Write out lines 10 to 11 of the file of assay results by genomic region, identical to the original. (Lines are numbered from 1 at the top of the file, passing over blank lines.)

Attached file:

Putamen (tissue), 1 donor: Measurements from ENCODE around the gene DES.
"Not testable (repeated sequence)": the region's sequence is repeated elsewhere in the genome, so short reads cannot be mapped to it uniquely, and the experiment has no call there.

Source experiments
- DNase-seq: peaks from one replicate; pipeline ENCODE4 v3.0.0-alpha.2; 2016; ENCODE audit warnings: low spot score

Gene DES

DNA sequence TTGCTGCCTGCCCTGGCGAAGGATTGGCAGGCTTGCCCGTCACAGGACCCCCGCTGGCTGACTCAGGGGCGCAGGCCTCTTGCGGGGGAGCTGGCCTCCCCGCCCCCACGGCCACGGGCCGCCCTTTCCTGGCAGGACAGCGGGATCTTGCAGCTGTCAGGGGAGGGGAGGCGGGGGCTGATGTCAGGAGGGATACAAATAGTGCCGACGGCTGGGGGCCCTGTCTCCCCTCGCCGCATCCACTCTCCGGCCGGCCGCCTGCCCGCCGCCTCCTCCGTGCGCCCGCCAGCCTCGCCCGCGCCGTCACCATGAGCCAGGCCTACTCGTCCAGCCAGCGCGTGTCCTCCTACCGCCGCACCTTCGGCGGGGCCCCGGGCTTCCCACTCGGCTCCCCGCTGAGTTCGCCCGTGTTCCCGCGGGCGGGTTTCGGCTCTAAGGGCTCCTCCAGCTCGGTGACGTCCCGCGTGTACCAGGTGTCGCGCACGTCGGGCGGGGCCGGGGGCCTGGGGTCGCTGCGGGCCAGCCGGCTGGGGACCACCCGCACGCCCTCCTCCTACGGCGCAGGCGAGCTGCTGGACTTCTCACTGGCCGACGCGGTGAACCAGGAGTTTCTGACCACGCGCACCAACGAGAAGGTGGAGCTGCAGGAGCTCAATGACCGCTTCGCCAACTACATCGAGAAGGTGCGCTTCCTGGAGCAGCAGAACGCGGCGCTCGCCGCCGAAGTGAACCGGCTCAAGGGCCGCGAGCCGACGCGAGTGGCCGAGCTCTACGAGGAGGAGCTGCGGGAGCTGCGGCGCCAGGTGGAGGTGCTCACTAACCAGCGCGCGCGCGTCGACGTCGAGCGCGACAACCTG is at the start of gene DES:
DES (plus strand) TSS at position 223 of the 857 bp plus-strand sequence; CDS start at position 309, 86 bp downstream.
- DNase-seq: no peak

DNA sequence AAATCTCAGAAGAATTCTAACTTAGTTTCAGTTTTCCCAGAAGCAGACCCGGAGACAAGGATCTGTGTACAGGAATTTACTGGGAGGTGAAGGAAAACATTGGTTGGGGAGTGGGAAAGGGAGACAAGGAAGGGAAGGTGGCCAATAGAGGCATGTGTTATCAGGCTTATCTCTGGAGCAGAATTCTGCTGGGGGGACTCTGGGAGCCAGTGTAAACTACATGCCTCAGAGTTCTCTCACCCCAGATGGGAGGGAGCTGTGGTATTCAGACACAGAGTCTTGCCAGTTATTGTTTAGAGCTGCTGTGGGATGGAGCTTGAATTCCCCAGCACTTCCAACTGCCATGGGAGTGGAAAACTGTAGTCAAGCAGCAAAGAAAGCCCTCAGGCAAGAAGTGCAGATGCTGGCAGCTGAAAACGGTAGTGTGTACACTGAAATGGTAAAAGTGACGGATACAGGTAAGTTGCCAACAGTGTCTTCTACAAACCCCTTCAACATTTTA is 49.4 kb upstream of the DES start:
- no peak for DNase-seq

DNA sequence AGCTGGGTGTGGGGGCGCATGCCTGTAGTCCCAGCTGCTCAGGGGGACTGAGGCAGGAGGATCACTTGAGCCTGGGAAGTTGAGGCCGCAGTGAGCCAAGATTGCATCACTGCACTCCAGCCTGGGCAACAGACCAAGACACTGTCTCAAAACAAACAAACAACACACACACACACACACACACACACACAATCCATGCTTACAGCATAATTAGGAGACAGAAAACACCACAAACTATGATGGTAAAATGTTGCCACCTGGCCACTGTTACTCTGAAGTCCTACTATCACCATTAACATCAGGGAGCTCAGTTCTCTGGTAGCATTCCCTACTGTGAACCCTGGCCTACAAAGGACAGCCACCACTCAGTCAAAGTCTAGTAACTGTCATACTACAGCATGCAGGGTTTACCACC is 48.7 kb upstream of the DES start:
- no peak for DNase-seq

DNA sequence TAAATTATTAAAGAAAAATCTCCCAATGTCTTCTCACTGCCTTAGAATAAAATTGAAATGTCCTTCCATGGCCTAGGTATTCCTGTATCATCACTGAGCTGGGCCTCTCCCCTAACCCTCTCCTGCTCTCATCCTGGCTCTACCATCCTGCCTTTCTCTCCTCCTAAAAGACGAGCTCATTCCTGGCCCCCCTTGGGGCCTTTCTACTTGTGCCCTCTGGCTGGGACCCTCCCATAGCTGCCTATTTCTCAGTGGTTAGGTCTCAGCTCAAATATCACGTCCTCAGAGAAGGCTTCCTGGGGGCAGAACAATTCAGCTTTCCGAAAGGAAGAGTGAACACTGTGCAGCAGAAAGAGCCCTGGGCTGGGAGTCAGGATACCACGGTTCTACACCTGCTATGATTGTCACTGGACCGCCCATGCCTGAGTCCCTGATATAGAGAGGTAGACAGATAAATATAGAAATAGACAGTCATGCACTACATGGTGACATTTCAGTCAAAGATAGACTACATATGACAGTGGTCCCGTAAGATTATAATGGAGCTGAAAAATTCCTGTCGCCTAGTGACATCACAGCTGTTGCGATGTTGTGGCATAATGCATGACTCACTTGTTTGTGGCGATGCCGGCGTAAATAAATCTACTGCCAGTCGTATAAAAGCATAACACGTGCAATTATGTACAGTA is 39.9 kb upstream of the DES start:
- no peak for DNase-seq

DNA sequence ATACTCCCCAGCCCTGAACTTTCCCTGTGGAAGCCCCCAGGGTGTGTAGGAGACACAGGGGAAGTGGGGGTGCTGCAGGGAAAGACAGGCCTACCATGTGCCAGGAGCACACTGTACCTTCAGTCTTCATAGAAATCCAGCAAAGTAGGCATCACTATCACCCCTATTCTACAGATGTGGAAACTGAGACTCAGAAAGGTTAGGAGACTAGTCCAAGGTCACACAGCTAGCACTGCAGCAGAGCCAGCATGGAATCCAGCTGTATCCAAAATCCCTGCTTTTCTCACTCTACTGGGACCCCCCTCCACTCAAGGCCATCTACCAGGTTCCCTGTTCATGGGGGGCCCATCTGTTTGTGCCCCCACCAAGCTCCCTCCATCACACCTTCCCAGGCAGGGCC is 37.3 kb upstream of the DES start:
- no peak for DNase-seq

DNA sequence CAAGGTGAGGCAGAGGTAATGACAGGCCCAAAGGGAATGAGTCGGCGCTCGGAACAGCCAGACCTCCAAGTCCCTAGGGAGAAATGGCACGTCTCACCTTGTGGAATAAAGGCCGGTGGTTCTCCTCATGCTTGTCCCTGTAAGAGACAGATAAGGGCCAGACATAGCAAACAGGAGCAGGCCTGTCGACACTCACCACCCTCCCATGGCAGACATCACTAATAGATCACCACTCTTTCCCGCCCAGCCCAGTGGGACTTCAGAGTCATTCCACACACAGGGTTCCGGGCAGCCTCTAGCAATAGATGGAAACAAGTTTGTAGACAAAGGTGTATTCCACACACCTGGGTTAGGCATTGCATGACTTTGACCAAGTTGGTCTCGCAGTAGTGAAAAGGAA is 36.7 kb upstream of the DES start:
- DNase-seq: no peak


- no peak for DNase-seq

DNA sequence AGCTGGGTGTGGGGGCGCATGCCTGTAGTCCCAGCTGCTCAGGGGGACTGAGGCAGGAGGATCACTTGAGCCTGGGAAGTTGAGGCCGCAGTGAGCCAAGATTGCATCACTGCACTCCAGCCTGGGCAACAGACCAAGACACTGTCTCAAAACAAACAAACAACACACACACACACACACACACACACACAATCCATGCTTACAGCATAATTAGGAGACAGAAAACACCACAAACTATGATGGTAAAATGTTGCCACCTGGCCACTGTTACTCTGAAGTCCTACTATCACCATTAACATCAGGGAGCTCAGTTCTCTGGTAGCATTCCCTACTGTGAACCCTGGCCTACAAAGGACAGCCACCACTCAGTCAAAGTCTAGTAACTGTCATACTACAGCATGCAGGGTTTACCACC is 48.7 kb upstream of the DES start: